"They always take each other's food from the refrigerators upstairs, even if they would never steal, never touch another thing," says Gordy. "It drove me crazy. I'd try to trick them, would make brownies with laxatives in them . . ."

" . . . Soap flake peanut butter sandwiches . . . " her sister remembers.

"I waited for someone to get diarrhea," Gordy says, "but no one ever did, or no one said anything about it."

Berkeley Hall House Rule Number 20: The management reserves the right to request any girl to leave--at her discretion . . . not necessarily giving any reason."

"I read it to them, Rule Number 20, before they move in," Gordy says. "We interview the girls before we accept them. The girls have always enjoyed a good reputation at Berkeley Hall. But even though I've been interviewing all these years, I make some mistakes. We have a list of girls we just as soon would not have back another year, even though we don't go to the extent of turning them out. The girls get in the wrong crowd, they get drinking. A girl can change entirely--she just can't handle Ocean City."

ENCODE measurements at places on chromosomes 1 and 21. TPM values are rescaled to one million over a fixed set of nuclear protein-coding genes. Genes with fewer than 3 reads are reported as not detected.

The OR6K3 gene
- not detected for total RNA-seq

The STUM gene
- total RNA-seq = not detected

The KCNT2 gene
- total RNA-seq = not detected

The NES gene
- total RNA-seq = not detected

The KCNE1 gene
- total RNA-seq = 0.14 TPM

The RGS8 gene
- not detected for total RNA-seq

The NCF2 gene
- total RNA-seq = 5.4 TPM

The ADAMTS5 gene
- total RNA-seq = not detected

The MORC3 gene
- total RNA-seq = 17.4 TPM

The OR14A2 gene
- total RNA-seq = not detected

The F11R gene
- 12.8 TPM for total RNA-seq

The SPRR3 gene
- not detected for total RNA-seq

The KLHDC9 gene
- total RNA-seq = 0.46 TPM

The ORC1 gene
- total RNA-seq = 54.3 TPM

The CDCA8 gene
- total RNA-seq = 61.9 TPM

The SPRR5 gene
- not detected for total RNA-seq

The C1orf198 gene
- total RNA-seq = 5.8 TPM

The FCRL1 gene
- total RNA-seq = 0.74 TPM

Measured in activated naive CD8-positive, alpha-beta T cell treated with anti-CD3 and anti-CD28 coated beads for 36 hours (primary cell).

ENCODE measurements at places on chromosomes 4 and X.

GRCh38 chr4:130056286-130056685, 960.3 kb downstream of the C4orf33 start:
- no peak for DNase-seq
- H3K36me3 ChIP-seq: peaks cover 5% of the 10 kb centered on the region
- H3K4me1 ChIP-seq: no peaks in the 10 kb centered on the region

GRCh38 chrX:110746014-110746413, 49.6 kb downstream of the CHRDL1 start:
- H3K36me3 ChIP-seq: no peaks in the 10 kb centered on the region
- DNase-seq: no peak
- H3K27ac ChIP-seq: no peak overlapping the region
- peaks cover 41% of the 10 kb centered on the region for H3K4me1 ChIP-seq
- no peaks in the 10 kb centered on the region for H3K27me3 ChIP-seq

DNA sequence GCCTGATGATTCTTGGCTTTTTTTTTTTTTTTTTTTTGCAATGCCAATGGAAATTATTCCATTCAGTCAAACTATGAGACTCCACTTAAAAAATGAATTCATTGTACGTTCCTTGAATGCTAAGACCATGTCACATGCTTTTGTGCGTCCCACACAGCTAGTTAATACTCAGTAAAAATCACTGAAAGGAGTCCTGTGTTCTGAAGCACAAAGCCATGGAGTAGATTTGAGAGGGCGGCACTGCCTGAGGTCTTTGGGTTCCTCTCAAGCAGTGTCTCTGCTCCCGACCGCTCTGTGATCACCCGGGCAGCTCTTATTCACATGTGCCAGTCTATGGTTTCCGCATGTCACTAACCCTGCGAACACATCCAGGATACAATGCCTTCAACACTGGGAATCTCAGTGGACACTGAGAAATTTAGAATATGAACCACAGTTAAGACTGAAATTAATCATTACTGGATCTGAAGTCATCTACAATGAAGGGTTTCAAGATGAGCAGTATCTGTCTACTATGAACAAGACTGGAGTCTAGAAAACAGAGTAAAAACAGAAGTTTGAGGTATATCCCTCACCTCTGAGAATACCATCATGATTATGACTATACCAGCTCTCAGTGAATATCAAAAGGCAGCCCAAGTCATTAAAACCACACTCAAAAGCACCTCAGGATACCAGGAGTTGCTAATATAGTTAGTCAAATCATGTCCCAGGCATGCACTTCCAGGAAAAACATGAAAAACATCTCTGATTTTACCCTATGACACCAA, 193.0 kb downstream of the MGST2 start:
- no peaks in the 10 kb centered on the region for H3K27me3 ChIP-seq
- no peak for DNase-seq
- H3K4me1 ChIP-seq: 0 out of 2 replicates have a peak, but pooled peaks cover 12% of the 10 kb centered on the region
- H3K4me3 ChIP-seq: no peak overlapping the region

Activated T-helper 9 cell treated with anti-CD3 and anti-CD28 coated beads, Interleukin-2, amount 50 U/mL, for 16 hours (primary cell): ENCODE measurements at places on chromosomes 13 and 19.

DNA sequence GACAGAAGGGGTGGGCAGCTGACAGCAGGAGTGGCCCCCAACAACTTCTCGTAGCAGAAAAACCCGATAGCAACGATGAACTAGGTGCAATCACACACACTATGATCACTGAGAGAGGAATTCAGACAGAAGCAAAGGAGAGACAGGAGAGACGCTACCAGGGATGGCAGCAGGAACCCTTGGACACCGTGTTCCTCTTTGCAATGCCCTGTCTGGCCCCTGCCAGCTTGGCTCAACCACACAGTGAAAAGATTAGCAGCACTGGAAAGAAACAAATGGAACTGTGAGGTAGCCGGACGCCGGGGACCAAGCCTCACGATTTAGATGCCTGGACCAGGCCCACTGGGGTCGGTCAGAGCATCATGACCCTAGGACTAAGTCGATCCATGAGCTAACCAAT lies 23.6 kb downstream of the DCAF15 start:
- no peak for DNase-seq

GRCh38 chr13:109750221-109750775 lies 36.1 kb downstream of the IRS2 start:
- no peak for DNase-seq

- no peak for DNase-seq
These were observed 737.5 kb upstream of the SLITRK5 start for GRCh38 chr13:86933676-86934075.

"There are some pretty wild people in Ocean City," 18-year-old Lisa Baynard of Trappe, Md., says. Baynard attends a community college and lives with her parents. This summer at Berkeley is her first time away from home. "My parents weren't too thrilled about me coming to Ocean City for the summer. This place kind of softened them up."

Gordy won't accept anyone she doesn't think is old enough or mature enough to survive in Ocean City. "I just can't get over the parents who let these 16-year-old girls come down here," she says. "I tell them, 'Keep 'em at home. That's where they belong.' We're not baby-sitters. That's why we don't have a curfew. We lock the door after 11 but every girl has her own key. Look at Ellen here." Gordy calls over a small, red-haired young woman, pats her on the back and keeps her hand firmly set on her shoulder while she speaks. "She was barely 17, barely, when she came to us last year. We don't usually like to take them so young." Ellen smiles and squirms; if she also blushes, one can't tell because her face is already bright red from the sun. "We took her strictly on trial. She worked hard, was pleasant, obeyed the rules." Gordy releases Ellen and she dashes up the stairs.

"We had two darling little girls come, what were they, 16 or 17?" Gordy looks at her sister who frowns and calculates. "But when they arrived for the summer they were painted up to a fare-thee-well!"

" . . . makeup, high heels . . . " Hall mutters.

"The high heels didn't matter on their own . . . " her sister says.

"They did make a lot of noise on the stairs," Hall insists.